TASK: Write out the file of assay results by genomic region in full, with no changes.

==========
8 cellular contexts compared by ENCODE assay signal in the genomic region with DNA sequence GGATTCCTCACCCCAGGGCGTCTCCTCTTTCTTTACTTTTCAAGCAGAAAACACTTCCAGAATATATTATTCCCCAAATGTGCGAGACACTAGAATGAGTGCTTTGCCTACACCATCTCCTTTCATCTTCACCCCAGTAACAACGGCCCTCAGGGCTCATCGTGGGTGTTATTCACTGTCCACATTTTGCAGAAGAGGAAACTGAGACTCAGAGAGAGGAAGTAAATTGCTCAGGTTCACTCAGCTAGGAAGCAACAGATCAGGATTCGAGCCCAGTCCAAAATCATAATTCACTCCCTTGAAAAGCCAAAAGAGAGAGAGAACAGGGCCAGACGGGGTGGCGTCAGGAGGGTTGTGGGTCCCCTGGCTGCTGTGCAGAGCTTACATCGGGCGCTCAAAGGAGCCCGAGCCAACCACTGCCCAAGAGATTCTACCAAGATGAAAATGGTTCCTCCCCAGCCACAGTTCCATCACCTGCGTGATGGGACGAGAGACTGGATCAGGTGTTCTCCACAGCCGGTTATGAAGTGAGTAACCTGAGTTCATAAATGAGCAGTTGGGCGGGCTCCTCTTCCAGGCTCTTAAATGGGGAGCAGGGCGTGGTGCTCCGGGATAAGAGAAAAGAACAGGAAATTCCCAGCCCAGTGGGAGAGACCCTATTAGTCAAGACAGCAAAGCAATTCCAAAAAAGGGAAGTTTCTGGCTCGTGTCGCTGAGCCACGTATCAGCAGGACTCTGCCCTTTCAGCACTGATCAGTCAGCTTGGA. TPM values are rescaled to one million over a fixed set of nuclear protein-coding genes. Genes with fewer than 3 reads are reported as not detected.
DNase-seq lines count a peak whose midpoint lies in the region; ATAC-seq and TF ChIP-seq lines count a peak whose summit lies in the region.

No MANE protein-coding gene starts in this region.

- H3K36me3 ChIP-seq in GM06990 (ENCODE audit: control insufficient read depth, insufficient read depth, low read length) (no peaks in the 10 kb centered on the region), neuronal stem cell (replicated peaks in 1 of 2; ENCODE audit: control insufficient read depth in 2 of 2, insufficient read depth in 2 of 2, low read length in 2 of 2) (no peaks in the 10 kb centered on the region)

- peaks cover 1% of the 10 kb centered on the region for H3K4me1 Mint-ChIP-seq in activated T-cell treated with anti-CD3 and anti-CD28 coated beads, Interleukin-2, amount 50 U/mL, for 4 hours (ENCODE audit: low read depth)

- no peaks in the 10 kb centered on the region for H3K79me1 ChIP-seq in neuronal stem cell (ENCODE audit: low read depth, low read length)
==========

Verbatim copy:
8 cellular contexts compared by ENCODE assay signal in the genomic region with DNA sequence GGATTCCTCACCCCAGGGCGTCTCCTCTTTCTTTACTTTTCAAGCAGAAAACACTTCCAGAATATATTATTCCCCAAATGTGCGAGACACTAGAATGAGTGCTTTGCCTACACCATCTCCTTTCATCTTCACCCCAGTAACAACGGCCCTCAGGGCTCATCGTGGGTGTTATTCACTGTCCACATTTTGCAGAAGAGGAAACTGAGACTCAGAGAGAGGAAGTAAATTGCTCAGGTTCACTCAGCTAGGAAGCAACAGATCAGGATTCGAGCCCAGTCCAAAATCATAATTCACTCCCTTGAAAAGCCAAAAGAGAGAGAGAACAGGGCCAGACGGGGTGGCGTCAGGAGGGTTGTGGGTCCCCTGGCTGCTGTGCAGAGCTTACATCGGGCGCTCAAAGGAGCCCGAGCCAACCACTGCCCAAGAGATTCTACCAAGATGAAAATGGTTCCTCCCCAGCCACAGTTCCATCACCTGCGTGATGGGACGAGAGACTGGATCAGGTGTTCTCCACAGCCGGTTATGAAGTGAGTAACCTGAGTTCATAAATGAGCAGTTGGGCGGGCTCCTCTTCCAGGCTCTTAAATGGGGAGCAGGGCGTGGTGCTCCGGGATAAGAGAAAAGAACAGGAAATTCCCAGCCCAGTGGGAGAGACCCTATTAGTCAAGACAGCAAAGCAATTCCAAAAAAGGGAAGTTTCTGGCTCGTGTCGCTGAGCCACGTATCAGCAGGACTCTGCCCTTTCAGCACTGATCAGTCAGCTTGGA. TPM values are rescaled to one million over a fixed set of nuclear protein-coding genes. Genes with fewer than 3 reads are reported as not detected.
DNase-seq lines count a peak whose midpoint lies in the region; ATAC-seq and TF ChIP-seq lines count a peak whose summit lies in the region.

No MANE protein-coding gene starts in this region.

- H3K36me3 ChIP-seq in GM06990 (ENCODE audit: control insufficient read depth, insufficient read depth, low read length) (no peaks in the 10 kb centered on the region), neuronal stem cell (replicated peaks in 1 of 2; ENCODE audit: control insufficient read depth in 2 of 2, insufficient read depth in 2 of 2, low read length in 2 of 2) (no peaks in the 10 kb centered on the region)

- peaks cover 1% of the 10 kb centered on the region for H3K4me1 Mint-ChIP-seq in activated T-cell treated with anti-CD3 and anti-CD28 coated beads, Interleukin-2, amount 50 U/mL, for 4 hours (ENCODE audit: low read depth)

- no peaks in the 10 kb centered on the region for H3K79me1 ChIP-seq in neuronal stem cell (ENCODE audit: low read depth, low read length)